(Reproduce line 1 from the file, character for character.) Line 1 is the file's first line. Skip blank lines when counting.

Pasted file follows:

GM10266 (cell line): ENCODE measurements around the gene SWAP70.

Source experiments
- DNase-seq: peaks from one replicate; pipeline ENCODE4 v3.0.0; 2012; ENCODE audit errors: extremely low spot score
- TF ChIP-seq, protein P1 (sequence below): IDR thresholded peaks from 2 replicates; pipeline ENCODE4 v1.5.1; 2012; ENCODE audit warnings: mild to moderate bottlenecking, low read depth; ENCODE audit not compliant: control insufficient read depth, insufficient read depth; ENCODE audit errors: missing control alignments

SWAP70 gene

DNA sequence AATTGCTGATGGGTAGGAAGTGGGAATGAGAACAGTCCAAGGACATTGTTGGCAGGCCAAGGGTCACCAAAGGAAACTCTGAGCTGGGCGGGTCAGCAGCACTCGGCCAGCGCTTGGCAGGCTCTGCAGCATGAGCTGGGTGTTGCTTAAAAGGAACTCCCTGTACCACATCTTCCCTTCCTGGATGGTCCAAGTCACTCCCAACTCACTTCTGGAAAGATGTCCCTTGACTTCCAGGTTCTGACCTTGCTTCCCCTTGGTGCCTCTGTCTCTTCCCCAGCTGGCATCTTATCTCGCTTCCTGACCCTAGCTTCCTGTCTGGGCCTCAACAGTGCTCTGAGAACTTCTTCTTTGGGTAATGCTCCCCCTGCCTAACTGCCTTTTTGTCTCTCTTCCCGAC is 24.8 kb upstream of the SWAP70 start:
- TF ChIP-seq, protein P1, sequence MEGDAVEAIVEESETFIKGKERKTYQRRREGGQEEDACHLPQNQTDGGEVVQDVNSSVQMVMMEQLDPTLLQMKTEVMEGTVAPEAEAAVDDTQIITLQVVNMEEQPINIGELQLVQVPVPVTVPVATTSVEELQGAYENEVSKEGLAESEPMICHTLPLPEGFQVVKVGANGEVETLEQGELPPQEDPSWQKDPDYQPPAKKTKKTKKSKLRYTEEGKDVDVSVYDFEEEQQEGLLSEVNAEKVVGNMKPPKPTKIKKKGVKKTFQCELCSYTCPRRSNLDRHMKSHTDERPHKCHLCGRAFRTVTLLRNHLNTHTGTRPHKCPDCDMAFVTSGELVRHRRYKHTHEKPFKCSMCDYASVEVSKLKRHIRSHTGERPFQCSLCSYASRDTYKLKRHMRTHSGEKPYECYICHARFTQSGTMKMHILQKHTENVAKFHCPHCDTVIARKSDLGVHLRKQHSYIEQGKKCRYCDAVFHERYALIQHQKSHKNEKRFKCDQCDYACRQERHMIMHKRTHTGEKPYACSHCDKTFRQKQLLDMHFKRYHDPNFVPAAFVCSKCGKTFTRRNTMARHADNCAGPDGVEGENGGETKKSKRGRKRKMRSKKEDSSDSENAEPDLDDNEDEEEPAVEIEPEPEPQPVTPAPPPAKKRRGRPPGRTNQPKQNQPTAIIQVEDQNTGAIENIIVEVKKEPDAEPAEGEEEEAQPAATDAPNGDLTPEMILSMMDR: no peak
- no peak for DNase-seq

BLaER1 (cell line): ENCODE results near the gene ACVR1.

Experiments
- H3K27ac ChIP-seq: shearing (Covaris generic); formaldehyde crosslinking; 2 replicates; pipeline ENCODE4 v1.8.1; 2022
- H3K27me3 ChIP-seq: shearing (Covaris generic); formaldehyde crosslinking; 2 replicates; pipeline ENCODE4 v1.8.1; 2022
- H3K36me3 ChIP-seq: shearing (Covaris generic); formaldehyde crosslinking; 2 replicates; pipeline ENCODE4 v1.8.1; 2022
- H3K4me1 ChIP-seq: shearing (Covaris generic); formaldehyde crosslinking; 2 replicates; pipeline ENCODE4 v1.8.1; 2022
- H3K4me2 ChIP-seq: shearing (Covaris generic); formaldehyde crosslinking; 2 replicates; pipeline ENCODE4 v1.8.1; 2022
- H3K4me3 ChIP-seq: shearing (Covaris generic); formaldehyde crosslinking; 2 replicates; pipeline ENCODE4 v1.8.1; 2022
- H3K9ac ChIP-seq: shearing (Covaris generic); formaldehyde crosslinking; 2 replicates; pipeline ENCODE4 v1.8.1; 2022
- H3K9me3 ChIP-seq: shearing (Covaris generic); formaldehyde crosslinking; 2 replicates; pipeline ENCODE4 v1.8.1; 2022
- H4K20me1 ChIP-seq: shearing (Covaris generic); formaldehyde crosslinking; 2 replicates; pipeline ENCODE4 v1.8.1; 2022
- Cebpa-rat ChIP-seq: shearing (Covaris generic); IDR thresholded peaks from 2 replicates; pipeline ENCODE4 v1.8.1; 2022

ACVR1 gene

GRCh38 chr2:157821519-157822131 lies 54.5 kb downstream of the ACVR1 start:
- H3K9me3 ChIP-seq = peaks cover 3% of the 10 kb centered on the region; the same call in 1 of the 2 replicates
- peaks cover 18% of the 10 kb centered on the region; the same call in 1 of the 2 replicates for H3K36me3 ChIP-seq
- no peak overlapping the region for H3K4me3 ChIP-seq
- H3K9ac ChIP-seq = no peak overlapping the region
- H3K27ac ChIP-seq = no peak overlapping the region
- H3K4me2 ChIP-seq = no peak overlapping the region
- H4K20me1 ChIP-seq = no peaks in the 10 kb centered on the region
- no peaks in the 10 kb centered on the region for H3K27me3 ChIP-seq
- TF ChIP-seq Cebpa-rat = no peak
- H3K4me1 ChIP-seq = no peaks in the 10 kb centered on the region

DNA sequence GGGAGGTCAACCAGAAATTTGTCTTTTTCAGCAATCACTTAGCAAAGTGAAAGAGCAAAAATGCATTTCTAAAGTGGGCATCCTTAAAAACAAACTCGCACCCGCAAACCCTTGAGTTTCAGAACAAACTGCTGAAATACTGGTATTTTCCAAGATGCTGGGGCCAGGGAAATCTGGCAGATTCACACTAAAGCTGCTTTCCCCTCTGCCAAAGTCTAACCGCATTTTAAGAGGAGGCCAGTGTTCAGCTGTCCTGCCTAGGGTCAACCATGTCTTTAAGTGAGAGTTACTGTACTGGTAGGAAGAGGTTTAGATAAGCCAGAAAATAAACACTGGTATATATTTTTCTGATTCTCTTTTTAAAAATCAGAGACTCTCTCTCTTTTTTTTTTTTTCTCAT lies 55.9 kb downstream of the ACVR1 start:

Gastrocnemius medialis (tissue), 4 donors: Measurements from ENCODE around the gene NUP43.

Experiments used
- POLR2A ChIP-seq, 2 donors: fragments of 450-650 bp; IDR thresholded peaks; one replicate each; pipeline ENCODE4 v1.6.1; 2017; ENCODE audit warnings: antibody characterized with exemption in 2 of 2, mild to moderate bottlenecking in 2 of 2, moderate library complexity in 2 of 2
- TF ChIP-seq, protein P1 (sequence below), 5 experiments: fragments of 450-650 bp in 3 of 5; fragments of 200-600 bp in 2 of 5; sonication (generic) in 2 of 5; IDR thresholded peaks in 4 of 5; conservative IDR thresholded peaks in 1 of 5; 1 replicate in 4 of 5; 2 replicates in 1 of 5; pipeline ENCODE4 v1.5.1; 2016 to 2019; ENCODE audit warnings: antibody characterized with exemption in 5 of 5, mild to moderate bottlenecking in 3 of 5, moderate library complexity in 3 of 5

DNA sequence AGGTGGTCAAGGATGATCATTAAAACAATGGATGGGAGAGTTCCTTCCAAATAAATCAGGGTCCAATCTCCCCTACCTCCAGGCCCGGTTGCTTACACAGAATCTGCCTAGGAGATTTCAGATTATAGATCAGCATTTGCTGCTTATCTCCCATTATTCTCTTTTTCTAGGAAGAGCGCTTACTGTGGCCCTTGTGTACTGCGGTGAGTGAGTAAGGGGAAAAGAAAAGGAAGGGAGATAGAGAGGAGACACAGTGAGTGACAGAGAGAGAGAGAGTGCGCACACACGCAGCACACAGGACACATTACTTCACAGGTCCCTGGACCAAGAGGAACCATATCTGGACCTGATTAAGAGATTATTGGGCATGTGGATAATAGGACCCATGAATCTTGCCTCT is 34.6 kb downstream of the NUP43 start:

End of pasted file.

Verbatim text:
GM10266 (cell line): ENCODE measurements around the gene SWAP70.